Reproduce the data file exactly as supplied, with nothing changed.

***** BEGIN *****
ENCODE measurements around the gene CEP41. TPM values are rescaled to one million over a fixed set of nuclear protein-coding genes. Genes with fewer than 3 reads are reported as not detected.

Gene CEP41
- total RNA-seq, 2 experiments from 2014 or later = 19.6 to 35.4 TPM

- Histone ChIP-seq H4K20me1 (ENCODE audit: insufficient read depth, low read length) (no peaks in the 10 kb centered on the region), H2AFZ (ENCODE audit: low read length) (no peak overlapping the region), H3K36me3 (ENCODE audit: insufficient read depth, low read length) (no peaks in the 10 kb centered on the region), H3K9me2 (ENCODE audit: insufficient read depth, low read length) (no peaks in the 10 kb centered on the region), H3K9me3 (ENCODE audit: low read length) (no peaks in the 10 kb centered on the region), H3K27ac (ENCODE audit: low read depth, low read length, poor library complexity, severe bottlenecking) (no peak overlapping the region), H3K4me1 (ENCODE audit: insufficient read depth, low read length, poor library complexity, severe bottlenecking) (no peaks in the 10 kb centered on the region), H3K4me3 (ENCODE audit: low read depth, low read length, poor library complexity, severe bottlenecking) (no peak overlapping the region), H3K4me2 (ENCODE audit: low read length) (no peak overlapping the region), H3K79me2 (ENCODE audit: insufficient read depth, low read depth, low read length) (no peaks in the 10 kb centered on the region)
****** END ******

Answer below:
ENCODE measurements around the gene CEP41. TPM values are rescaled to one million over a fixed set of nuclear protein-coding genes. Genes with fewer than 3 reads are reported as not detected.

Gene CEP41
- total RNA-seq, 2 experiments from 2014 or later = 19.6 to 35.4 TPM

- Histone ChIP-seq H4K20me1 (ENCODE audit: insufficient read depth, low read length) (no peaks in the 10 kb centered on the region), H2AFZ (ENCODE audit: low read length) (no peak overlapping the region), H3K36me3 (ENCODE audit: insufficient read depth, low read length) (no peaks in the 10 kb centered on the region), H3K9me2 (ENCODE audit: insufficient read depth, low read length) (no peaks in the 10 kb centered on the region), H3K9me3 (ENCODE audit: low read length) (no peaks in the 10 kb centered on the region), H3K27ac (ENCODE audit: low read depth, low read length, poor library complexity, severe bottlenecking) (no peak overlapping the region), H3K4me1 (ENCODE audit: insufficient read depth, low read length, poor library complexity, severe bottlenecking) (no peaks in the 10 kb centered on the region), H3K4me3 (ENCODE audit: low read depth, low read length, poor library complexity, severe bottlenecking) (no peak overlapping the region), H3K4me2 (ENCODE audit: low read length) (no peak overlapping the region), H3K79me2 (ENCODE audit: insufficient read depth, low read depth, low read length) (no peaks in the 10 kb centered on the region)